The American Girl

by Instant Noodle


[An American Correspondent of The Galignani Messenger is very severe on the manners of his fair countrywomen.]

The American girl.

She “guesses” and she “calculates,” she wears all sorts o’ collars,

Her yellow hair is not without suspicion of a dye;

Her “Pappa” is a dull old man who turned pork into dollars.

But everyone admits that she’s indubitably spry.

She did Rome in a swift two days, gave half the time to Venice,

But vows that she saw everything, although in awful haste;

She’s fond of dancing, but she seems to fight shy of lawn-tennis,

Because it might endanger the proportions of her waist.

Her manner might be well defined as elegantly skittish;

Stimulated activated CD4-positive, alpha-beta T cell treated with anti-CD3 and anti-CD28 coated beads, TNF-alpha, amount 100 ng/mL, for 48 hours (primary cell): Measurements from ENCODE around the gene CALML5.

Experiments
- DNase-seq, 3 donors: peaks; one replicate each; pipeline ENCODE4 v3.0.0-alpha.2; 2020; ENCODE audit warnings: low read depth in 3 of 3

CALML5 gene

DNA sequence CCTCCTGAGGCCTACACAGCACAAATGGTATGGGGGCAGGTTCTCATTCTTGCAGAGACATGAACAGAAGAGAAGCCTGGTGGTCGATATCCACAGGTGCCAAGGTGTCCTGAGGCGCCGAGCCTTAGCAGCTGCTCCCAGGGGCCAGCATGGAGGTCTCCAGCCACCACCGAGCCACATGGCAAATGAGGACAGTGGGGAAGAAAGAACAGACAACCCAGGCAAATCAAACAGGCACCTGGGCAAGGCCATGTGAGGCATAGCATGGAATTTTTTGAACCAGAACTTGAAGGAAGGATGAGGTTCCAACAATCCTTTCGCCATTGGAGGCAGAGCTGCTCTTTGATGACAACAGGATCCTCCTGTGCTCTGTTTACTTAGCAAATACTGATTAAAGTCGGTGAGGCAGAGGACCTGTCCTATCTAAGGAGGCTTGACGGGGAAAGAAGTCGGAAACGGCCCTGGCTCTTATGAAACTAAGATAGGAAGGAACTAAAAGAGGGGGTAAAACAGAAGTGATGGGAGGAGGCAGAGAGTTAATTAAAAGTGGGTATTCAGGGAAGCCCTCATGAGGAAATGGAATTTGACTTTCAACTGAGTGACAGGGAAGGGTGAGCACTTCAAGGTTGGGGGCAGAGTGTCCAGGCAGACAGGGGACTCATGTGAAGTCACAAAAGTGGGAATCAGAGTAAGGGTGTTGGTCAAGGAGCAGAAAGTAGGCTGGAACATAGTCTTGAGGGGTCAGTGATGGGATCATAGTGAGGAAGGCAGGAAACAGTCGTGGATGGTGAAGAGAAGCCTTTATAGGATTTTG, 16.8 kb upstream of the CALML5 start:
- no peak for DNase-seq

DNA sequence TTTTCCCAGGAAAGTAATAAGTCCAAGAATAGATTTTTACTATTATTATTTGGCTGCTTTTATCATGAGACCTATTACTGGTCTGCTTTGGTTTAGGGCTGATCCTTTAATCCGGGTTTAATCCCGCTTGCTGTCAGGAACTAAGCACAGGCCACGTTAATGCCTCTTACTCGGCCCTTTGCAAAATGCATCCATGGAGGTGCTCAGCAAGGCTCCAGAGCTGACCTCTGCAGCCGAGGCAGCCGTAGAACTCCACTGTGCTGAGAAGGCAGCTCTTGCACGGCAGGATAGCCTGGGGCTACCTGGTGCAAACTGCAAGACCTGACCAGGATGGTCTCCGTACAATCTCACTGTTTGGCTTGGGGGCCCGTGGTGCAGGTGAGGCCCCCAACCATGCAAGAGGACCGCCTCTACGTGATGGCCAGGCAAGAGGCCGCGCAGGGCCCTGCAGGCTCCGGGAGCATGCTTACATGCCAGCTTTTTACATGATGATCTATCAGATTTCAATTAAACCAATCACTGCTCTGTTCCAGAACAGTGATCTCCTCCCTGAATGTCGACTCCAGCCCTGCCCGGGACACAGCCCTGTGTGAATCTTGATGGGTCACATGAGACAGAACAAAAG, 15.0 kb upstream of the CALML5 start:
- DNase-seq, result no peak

She loves a Lord as only a Republican can do;

And quite the best of titles she’s persuaded are the British,

And well she knows the Peerage, for she reads it through and through.

She’s bediamonded superbly, and shines like a constellation,

You scarce can see her fingers for the multitude of rings;

She’s just a shade too conscious, so it seems, of admiration,

With irritating tendencies to wriggle when she sings.

She owns she is “Amur’can,” and her accent is alarming;

Her birthplace has an awful name you pray you may forget;

Yet, after all, we own “La Belle Américaine” is charming,

So let us hope she’ll win at last her long-sought coronet.

(September 1890)